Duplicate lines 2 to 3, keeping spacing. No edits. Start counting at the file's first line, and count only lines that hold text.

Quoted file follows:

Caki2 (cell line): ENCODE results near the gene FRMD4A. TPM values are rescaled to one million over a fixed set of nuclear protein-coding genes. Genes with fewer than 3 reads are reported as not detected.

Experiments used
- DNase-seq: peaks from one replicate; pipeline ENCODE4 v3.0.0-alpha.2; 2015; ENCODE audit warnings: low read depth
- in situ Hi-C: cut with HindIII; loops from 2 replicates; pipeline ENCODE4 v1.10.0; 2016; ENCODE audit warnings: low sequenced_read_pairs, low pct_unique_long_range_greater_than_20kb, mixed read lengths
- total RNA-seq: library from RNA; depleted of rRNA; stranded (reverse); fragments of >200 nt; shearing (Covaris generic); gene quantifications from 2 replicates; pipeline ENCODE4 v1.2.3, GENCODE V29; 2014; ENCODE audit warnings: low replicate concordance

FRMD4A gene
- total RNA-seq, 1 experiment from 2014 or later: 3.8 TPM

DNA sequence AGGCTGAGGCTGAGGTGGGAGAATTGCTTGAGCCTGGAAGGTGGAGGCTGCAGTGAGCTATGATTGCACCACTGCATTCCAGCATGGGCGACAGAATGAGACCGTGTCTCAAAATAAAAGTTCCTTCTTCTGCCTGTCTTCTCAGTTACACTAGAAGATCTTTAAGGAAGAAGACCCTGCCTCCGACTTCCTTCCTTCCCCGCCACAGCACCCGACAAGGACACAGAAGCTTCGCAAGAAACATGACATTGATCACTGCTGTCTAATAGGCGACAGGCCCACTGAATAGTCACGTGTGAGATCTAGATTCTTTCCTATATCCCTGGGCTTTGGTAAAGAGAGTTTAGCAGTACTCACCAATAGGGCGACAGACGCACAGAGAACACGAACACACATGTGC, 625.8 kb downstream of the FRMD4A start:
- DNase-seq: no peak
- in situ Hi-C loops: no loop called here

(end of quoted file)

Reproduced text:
Experiments used
- DNase-seq: peaks from one replicate; pipeline ENCODE4 v3.0.0-alpha.2; 2015; ENCODE audit warnings: low read depth